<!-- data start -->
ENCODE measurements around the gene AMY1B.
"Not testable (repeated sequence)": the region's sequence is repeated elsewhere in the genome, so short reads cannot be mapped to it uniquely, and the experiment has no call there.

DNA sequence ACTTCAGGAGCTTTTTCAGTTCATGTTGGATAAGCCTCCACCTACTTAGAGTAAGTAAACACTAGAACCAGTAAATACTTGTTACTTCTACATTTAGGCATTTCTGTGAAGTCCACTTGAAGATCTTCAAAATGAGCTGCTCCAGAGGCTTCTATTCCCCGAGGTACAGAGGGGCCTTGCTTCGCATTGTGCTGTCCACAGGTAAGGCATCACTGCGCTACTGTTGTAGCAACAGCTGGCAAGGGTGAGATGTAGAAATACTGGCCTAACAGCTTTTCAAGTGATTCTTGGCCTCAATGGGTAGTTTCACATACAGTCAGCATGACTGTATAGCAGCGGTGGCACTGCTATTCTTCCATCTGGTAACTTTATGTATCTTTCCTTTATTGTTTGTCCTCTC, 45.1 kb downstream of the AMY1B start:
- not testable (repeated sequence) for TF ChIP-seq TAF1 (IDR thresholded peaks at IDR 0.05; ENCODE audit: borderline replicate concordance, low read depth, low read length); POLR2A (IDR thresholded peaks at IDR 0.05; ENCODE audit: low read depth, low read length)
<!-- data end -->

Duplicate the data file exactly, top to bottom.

ENCODE measurements around the gene AMY1B.
"Not testable (repeated sequence)": the region's sequence is repeated elsewhere in the genome, so short reads cannot be mapped to it uniquely, and the experiment has no call there.

DNA sequence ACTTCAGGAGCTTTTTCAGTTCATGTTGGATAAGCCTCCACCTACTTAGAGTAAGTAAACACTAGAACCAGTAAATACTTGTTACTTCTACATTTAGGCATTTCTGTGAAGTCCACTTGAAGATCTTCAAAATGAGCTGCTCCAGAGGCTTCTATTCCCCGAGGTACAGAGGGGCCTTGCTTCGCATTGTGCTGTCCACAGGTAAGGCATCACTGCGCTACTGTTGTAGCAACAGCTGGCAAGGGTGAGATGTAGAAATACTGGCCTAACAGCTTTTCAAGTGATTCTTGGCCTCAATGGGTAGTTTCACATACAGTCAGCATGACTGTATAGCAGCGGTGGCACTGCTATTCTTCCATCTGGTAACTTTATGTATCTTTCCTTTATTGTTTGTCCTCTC, 45.1 kb downstream of the AMY1B start:
- not testable (repeated sequence) for TF ChIP-seq TAF1 (IDR thresholded peaks at IDR 0.05; ENCODE audit: borderline replicate concordance, low read depth, low read length); POLR2A (IDR thresholded peaks at IDR 0.05; ENCODE audit: low read depth, low read length)